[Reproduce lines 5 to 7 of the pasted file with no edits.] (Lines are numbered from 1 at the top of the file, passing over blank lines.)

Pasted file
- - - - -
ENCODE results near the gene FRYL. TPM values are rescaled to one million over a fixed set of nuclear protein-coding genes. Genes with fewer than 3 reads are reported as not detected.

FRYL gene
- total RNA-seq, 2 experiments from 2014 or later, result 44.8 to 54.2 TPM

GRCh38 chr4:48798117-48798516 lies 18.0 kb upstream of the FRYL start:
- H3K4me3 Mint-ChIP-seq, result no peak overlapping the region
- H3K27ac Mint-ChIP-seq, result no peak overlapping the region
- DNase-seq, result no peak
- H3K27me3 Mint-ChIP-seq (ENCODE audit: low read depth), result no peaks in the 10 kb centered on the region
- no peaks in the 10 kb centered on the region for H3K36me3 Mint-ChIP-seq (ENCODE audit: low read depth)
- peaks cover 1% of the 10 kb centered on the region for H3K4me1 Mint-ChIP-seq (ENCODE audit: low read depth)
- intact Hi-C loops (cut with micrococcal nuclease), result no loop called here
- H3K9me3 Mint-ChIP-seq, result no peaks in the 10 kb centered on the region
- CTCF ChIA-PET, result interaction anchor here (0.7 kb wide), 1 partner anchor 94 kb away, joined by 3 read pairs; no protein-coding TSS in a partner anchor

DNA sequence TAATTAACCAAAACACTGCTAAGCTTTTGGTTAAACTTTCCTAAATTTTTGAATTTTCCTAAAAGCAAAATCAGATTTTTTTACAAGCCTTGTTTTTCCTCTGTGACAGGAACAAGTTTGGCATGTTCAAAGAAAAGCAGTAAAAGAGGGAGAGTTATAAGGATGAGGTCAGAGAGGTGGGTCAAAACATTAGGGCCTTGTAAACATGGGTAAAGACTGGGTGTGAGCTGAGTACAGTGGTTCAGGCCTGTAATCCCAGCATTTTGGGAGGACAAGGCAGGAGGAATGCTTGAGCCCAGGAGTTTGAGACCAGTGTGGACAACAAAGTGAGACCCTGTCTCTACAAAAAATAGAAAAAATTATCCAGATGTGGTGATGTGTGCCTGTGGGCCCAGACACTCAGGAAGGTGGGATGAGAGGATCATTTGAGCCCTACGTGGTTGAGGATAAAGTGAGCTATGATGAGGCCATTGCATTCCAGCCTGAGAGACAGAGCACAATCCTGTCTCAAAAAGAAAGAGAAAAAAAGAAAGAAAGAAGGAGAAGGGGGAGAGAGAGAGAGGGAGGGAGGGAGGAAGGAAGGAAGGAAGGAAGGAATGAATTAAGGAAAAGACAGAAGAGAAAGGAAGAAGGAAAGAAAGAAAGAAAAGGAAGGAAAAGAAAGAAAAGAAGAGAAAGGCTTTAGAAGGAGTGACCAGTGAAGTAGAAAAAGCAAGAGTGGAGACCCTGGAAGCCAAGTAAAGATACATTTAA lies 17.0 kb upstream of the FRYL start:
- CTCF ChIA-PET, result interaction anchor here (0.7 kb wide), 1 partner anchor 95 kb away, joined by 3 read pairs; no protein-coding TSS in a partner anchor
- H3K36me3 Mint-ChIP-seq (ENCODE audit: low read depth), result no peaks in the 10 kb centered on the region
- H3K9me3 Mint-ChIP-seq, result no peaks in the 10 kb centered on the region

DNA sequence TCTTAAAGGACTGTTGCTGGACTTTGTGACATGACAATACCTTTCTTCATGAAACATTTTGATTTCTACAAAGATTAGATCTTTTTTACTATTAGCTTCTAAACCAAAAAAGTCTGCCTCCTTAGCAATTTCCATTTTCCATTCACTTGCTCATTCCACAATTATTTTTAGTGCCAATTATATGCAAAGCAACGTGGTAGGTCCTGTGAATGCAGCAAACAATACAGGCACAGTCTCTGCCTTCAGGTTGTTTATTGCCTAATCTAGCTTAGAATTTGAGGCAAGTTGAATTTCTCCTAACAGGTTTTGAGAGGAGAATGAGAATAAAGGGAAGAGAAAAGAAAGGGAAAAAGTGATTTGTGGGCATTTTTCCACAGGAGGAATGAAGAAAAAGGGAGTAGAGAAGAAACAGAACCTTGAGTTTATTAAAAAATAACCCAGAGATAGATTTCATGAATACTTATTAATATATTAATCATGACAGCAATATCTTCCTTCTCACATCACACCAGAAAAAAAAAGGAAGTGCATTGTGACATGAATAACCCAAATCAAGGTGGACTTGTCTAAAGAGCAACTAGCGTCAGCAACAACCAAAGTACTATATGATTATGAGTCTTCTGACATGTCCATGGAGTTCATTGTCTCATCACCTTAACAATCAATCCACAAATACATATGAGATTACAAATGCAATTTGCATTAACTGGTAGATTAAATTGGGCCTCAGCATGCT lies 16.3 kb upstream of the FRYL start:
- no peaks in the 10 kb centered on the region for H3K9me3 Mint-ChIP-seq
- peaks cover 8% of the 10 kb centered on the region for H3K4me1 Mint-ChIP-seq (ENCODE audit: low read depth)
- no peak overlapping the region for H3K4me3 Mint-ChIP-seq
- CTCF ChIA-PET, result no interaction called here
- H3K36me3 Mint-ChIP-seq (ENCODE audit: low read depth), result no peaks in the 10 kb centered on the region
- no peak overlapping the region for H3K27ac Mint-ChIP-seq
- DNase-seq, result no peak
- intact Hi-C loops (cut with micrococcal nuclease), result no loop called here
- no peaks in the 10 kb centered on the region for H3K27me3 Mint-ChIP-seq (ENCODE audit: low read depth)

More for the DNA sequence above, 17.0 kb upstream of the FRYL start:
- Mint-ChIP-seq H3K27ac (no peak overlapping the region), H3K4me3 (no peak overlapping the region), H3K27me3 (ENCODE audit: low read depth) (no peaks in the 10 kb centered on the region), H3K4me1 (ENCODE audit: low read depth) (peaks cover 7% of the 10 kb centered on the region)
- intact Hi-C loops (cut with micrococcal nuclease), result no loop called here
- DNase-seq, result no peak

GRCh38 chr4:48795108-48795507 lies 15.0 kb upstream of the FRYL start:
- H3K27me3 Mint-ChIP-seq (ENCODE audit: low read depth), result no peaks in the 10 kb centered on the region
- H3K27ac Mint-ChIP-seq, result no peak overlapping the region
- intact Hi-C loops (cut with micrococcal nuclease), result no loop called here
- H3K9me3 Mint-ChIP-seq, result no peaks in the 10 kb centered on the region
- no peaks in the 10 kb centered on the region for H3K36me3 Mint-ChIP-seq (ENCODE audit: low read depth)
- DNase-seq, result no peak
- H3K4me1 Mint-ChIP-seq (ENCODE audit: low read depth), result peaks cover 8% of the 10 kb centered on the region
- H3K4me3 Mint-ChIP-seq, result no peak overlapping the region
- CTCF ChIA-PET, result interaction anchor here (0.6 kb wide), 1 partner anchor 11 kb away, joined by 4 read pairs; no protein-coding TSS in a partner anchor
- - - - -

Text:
- H3K4me3 Mint-ChIP-seq, result no peak overlapping the region
- H3K27ac Mint-ChIP-seq, result no peak overlapping the region
- DNase-seq, result no peak